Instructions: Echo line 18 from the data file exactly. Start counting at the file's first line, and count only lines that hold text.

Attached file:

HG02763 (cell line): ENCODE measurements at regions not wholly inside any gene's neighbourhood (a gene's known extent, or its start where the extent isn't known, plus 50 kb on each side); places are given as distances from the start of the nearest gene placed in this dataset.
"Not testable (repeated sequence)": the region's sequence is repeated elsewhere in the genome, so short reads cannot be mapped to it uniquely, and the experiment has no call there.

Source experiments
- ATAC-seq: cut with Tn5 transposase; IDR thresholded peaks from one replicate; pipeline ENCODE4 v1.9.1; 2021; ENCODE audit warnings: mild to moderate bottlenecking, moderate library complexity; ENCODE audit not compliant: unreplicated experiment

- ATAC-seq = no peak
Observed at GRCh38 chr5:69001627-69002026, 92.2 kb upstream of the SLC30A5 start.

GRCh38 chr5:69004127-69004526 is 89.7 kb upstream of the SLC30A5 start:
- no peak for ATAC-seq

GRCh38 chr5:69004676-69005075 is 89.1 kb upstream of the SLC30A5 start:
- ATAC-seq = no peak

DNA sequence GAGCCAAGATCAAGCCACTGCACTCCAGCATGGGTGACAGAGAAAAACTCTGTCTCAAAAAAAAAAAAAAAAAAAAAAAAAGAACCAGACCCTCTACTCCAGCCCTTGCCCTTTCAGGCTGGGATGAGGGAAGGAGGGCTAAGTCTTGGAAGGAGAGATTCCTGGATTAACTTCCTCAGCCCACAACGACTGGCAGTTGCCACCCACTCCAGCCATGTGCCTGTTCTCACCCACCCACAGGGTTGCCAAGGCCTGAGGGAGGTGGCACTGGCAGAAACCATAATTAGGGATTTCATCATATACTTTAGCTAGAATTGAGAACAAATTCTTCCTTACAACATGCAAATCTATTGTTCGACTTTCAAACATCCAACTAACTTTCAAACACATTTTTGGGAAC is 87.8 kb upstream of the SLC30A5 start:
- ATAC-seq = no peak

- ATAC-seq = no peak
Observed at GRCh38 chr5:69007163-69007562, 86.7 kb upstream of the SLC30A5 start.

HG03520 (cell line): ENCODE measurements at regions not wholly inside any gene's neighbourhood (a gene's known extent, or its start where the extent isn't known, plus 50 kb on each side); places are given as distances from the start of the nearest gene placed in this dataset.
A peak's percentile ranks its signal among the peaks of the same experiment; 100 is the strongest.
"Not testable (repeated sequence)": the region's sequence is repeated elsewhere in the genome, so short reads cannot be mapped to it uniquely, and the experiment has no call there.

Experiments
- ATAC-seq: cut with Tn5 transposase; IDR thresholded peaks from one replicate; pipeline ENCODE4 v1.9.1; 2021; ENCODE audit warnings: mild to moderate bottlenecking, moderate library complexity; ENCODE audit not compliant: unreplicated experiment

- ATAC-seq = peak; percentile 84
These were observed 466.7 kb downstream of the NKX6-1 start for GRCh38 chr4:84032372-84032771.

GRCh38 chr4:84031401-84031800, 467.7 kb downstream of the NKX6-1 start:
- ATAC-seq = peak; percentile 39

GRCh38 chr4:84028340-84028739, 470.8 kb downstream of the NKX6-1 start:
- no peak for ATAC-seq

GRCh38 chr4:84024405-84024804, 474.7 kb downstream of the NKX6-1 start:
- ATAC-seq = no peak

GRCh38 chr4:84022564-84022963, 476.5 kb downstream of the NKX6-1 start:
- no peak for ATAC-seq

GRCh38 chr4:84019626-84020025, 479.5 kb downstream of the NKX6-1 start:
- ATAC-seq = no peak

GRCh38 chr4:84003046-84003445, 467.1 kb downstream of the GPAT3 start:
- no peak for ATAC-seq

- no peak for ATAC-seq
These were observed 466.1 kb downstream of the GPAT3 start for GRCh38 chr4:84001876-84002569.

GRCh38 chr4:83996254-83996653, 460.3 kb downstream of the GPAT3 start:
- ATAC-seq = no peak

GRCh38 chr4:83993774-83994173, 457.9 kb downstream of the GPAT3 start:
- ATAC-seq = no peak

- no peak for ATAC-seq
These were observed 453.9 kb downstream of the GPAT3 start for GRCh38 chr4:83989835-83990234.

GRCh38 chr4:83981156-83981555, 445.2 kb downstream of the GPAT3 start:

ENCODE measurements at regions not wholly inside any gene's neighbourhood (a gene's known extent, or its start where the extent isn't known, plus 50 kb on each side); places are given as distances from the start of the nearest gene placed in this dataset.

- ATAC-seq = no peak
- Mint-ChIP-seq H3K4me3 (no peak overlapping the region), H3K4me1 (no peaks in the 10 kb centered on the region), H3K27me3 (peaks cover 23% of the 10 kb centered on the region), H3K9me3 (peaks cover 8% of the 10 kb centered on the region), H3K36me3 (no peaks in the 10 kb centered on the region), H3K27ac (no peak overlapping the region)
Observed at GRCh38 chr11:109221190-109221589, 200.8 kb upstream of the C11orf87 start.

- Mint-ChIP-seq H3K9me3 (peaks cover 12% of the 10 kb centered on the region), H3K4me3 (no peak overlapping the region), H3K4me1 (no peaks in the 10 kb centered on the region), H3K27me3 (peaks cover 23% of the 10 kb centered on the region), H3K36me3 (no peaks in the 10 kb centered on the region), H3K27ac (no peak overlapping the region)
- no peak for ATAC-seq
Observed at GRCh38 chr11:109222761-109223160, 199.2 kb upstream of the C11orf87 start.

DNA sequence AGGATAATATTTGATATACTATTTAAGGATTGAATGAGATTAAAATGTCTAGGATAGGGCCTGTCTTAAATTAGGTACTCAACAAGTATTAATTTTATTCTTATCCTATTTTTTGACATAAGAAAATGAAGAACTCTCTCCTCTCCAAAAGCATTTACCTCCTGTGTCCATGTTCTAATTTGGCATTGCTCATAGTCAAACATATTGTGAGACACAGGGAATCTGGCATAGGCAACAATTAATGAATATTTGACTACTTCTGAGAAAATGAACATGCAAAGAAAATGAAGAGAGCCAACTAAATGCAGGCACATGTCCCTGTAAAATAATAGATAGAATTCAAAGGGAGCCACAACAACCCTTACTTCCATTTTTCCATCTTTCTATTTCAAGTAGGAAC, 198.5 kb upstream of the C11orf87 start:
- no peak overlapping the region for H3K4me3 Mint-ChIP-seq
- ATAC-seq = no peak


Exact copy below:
Experiments